Publication

Prokofiev: Symphony No. 5 in B-Flat Major, op. 100
(from "Evenings with the Orchestra")

Prokofiev’s decision to return to the Soviet Union, taken sometime in the early 1930s, was motivated not so much by ideology—though he thought he could live with Soviet policies, and managed pretty well—but by the altogether understandable desire to go home. Sojourns in the USSR from December 1932 led finally to his resettling permanently with his wife and family in Moscow in 1936. For a time Prokofiev maintained his international mobility, despite the Soviet’s cultural isolation in those years. But his 1938 tour of Europe, England, and the United States was his last. Thereafter his circumstances changed radically, due partly to the evacuation of artists from Moscow at the beginning of the war, partly to the decline of his health after a series of heart attacks, and partly to a liaison with the young woman Mira Mendelson, who became his companion for the rest of his life. Prokofiev’s wife, a Spanish soprano who called herself Lina Llubera, was eventually sent to a concentration camp and later, in 1976, allowed to immigrate to the United States.

Much had changed in the fifteen years since Prokofiev had composed the Fourth Symphony. The Fifth he called a work “about the spirit of man,” to celebrate freedom, happiness, and strength. How much such assertions were those of political necessity, I cannot say. Certainly there is a measure of narrative in its expanse and its various humors, but the real pleasures of the work are those of symphonic composition in the abstract: the admirable melodies, fresh orchestral sonorities, and strong formal tactics.

The first movement, an Andante of well-delineated sonata design opens with broad, wide-intervaled melody in the flute and bassoon that expands with the growing participation of the low brass into a landscape of great majesty. At the più mosso, with a shift from triple into duple meter, a new group of materials begins to be unveiled, first a transitional phrase for flute and oboe, then a climax with brass and piano, and finally a closing animato that introduces fast note values separated by thumps of low wind. The intermingling of these ideas in the development helps realize the potential pent up in what is, after all, an enormous orchestral force. The arrival at recapitulation is a forceful tutti closing in, from top down and bottom up, on the main theme—this time fortissimo in the brass choir with a roll of cymbals. The majesty continues to mount in a Gershwin-like exaltation of the second theme and thunderous closing chords with full percussion.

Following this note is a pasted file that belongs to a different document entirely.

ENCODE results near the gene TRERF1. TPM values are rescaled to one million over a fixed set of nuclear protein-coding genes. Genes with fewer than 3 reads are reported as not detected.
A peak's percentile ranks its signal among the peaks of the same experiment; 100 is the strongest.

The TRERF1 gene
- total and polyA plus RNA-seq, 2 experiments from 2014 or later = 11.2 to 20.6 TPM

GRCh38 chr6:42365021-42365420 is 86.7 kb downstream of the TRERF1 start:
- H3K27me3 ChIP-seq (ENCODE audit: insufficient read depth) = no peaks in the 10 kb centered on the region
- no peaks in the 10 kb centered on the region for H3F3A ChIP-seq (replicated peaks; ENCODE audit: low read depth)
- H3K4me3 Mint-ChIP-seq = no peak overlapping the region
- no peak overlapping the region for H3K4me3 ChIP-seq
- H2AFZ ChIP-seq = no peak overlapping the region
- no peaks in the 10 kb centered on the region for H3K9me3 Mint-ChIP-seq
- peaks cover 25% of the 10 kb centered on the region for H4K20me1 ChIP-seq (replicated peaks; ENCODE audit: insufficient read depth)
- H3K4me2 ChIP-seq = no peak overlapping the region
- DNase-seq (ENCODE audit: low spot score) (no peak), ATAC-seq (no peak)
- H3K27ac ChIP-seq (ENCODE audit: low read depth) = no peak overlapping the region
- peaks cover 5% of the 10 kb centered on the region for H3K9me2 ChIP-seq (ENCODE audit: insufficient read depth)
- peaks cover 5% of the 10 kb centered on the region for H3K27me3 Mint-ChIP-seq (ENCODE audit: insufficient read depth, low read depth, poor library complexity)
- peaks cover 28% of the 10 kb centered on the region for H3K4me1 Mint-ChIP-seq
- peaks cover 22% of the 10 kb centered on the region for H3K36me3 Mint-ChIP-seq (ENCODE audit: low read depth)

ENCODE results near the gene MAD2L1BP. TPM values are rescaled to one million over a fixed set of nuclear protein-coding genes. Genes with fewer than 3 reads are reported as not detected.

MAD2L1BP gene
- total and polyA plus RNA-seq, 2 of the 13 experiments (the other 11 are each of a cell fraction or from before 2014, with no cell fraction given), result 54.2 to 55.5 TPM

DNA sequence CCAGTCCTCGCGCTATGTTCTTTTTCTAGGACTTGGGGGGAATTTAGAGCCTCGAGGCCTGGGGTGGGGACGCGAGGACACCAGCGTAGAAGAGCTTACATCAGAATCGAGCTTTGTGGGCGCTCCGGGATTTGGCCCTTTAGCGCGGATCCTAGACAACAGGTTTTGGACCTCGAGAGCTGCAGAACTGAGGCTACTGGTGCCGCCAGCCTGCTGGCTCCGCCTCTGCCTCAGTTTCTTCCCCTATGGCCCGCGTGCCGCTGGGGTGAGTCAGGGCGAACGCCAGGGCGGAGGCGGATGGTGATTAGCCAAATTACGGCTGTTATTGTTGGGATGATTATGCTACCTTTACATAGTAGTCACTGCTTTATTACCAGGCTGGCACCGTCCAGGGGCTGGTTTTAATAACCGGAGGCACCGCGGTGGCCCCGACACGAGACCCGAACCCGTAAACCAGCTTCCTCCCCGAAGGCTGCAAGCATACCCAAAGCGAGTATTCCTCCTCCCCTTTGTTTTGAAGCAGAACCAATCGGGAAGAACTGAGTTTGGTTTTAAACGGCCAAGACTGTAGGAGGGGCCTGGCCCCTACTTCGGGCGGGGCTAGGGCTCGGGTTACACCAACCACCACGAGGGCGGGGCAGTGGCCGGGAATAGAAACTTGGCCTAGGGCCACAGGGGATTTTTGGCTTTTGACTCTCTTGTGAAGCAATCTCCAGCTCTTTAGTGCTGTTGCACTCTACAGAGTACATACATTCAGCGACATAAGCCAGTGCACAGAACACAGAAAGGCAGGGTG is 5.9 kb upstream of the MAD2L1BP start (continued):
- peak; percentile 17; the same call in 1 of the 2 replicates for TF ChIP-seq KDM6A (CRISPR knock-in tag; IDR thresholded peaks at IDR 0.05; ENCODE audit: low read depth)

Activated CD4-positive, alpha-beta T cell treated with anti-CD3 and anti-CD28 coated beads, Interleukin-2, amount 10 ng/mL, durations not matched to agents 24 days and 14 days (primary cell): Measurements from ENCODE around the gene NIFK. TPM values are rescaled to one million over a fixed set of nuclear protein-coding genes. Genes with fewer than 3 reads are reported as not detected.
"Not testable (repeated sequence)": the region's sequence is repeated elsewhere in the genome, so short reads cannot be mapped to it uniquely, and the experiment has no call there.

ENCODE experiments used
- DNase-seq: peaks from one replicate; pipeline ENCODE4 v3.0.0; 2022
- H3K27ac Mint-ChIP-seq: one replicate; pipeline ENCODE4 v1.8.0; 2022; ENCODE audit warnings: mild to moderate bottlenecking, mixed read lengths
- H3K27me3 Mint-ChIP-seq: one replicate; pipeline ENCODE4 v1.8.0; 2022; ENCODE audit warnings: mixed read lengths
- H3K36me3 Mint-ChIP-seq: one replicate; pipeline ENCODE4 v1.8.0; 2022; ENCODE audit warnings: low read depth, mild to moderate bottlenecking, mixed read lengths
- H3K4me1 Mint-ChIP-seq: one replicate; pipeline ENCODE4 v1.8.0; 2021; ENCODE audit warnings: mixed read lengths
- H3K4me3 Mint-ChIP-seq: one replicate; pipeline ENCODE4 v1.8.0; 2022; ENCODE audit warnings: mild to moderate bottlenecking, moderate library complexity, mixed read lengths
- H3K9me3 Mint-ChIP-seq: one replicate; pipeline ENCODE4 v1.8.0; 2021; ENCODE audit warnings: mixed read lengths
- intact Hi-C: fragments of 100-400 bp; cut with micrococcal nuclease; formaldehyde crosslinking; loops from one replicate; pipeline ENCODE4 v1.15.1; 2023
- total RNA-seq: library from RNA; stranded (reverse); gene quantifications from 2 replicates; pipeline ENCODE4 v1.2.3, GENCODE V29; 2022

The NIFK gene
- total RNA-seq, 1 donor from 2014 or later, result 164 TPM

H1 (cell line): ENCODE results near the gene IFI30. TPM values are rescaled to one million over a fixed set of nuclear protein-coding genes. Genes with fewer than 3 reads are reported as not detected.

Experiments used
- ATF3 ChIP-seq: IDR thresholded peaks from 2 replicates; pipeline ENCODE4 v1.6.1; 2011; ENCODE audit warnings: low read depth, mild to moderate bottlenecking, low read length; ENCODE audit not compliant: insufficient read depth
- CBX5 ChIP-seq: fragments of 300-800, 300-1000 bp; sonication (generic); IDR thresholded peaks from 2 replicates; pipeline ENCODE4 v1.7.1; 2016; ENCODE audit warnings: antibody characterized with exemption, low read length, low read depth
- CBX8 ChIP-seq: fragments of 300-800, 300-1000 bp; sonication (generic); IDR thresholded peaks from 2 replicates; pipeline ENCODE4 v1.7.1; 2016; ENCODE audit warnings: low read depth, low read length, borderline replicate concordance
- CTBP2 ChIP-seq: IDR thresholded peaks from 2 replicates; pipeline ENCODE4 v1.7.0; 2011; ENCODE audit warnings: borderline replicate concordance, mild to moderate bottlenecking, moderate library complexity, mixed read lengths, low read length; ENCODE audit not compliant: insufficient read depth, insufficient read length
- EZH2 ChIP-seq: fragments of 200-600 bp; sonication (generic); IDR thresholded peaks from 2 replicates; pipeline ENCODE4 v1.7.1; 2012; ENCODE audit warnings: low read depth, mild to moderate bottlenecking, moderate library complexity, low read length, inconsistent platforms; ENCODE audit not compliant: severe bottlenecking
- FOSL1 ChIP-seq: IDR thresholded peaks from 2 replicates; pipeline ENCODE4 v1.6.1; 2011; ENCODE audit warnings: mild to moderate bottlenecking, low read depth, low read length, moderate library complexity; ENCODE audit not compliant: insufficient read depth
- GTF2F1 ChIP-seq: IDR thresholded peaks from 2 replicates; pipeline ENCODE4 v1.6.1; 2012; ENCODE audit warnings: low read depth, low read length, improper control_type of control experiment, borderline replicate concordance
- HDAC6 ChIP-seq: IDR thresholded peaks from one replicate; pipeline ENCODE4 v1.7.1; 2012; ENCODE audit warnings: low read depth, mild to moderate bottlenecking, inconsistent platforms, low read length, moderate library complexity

In the center movements Prokofiev’s humor comes to the fore. The second, Allegro moderato, offsets the sprawl of the first movement in lively, perhaps equestrian rhythmic manner and a clever, comic tune first heard in the clarinet. (It’s the sly chromaticism and bouncing close that makes it funny.) Novel instrumental effects fly by: the patter of snare drum and woodblock, a flashy rip that passes from first clarinet to second and back, buffoonery in the low brass. The tune eventually doubles into longer note values in bassoons, then dissolves; between two slower statements for woodwind and horns comes a trio in triple meter, spacious and low of melody, again begun by clarinet and gathering toward an industrial statement for full orchestra with piano, harp, and percussion. A rather more complex version of the opening material serves for recapitulation and a finely paced crescendo of the full forces.

In the Adagio, Prokofiev is concerned with cycling figures in various species of triple meter, where a sort of carousel waltz keeps trying to open out. It’s a long movement with fine tuttis, prominent percussion and low brass and, at one point, the same sort of rapid plummets downward and rebounds up that had informed parts of the second movement. The fading out at the end recalls the opening, the final cadence a magical progression of four simple triads sinking in the strings while arpeggiating upward in the clarinets.

Despite the indication Allegro giocoso for the last movement, the long note values in effect yield a slow introduction, and the cello section, divided into four parts and moving still more slowly, muses on the melody that began the symphony. A burlesque giocoso kicks in with a flightly clarinet melody accompanied by the horn quartet. The sonata structure is similar to that of the first movement, with a prominent transitional theme of new rhythmic character (begun by the oboes) and a strong arrival of the secondary key area (solo flute). The development begins at the sudden return to the slow note values and low textures of the introduction and memories of the first and third movements, then goes on to set up the recapitulation and boisterous finale close.

The Moscow premiere was unforgettable: victory over the Nazis was at hand, and Prokofiev had to wait a moment for the sound of distant artillery to subside. The Boston premiere, on November 9, 1945, was likewise historic: a rapprochement between Prokofiev and the orchestra after the cool reception it had accorded the Fourth Symphony, and, as the war was just over, a victory celebration.

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